Monday, 23 June 2008

14 gardens all in a row

Jasmine and honeysuckle fragrance a breeze that wildly flings itself about. Haphazard lines of people snake in and out of back doorways, onto square grid lines of pavement and street corners, through and around every garden. Snakes and ladders board. The backs of the white terraced houses somehow loom taller from each narrow strip of tended ground and each narrow path. I love the uneven line of roofs against the scurrying sky, and shining black lines of gutters and drainpipes that remind me of London's tube map.

Walk this way and in this order with a long line of folks right behind you. Not quite my style, but I am curious and this is only happening for one afternoon a year.

Waiting by the sweet peas for a line of elderly people unsteady on their legs to pass, I couldn't help but hear the man in front of me describing a recent Auschwitz trip to his friend. It made my pulse race, about how he said that the train - that train truck, we all know the sort he meant, clear in our collective memory - didn't bother him really. Then they went straight back to talking about the roses just as if his trip had been to a conventional destination. I turned away as I heard them catch up on more jarringly resonant travel notes and admired a clump of hollyhocks about to burst and sway into flower. They were growing right out of a crack in the paving.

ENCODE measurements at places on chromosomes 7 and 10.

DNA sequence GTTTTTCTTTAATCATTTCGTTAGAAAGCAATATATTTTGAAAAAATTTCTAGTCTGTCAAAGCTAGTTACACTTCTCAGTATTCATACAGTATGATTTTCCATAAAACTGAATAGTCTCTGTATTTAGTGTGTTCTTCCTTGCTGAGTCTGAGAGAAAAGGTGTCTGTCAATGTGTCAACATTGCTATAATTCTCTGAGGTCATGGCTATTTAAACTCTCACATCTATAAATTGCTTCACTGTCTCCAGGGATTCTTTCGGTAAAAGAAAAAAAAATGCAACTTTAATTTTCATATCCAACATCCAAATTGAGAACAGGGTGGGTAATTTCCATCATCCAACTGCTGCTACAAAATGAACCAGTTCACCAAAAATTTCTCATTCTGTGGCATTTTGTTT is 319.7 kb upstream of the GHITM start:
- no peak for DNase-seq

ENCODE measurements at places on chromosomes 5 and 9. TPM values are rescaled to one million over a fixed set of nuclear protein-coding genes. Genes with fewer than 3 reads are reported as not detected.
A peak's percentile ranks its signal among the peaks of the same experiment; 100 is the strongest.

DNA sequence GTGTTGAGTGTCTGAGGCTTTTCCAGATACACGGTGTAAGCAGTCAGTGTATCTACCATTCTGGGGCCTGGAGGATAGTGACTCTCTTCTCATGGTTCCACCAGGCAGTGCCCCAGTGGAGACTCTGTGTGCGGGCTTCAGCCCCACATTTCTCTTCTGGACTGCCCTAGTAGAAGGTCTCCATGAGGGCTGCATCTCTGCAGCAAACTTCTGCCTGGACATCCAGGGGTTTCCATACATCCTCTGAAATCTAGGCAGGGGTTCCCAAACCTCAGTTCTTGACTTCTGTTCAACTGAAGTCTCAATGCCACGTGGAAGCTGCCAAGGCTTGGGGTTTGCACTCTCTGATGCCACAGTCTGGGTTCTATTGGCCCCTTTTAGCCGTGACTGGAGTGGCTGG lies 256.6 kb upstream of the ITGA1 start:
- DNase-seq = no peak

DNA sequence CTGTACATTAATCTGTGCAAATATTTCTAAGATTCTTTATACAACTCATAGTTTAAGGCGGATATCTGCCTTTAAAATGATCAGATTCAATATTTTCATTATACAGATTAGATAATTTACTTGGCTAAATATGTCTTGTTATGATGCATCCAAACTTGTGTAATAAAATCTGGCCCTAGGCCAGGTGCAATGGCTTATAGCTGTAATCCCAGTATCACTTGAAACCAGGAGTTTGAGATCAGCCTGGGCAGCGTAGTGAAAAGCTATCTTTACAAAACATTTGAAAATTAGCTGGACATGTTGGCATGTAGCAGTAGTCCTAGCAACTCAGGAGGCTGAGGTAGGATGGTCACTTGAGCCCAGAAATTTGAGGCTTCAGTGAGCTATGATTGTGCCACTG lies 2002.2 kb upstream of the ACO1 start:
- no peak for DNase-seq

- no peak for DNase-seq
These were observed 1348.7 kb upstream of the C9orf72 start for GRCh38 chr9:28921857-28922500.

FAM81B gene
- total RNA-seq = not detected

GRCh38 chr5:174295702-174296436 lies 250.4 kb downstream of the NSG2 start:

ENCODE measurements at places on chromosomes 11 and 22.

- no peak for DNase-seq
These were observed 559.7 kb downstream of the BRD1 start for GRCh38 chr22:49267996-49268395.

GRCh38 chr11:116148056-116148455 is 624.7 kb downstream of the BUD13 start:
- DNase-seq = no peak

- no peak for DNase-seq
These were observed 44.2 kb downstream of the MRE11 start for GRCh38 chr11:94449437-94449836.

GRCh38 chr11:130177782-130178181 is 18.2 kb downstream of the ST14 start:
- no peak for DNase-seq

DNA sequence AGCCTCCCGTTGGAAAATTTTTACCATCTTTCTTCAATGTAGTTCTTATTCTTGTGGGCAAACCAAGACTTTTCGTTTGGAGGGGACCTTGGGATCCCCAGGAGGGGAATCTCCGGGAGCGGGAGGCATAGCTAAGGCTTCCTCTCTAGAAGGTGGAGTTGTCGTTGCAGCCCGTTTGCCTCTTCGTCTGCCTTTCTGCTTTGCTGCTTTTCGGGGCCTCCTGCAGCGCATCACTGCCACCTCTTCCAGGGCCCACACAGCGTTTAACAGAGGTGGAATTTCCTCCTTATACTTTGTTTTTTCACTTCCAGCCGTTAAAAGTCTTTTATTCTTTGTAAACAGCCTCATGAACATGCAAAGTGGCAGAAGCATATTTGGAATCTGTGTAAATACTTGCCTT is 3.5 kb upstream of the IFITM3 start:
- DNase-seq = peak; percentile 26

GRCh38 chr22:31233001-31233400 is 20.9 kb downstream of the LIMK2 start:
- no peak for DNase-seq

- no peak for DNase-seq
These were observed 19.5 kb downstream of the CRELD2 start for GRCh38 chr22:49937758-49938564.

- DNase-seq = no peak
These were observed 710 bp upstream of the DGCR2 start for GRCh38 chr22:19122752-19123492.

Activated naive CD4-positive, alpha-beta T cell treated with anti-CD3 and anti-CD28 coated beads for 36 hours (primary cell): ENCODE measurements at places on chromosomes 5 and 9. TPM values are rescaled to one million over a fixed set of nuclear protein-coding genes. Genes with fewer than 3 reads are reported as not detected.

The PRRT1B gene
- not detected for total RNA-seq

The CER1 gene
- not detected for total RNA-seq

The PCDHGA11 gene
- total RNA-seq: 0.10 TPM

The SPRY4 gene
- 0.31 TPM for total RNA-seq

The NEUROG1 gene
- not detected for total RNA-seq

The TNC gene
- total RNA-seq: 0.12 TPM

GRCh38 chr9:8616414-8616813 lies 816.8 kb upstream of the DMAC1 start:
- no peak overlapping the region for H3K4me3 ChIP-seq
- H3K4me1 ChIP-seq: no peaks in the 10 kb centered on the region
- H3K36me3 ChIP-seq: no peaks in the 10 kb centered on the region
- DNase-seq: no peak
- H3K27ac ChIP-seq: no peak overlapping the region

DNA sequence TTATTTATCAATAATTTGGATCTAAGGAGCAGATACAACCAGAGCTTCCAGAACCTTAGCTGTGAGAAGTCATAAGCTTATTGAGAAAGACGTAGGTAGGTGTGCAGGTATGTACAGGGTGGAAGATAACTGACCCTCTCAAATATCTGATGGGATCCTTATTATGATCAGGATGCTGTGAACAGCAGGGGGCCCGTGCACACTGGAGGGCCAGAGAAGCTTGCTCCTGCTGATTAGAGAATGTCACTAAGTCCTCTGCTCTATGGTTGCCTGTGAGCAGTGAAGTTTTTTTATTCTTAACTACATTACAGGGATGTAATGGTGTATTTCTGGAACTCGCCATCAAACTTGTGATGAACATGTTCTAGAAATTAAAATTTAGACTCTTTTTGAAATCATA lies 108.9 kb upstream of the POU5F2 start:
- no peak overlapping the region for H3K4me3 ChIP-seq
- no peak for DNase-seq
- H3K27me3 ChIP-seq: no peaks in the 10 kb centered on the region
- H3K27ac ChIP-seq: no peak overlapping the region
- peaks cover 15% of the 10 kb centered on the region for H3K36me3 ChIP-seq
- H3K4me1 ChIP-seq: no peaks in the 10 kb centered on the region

A courgette plant, polished by the rain, sat in splendour above a mulch of grey blue slate chippings. The yellow mouths of it's flowers sang out against that background. Wonderful foxgloves taller than me, speckled and heavy, hung in a corner. A delphinium almost knocked your eye out with it's fantastic blue, and apricot roses hanging high on a thin branch were planning a route into next door. Ferns shivered in the cool corners of shade in hidden little places to sit and disappear for a moment next to the lawn roller. A curly fern had a scent like basil.
 
No surprise that there were no birds here, no flick and flit of small wings above all these people, only a telegraph pole outrage from a distant exiled blackbird. In the spaces, if a moment of solitude blessed you, you could just hear the swishing voice of ornamental grasses, the prickly drag of rosemary against your leg.

These were huge homes so different from mine, homes with the luxury of space indoors and out. They had summerhouses and workshops and sheds, some so huge I could have lived in them. They had garages stacked with the interesting wood of projects put aside for today and tidied up a bit. I could have set up a studio instantly in any of them and I pictured myself sitting in front of open doors looking out at gardens in the rain with no one else there.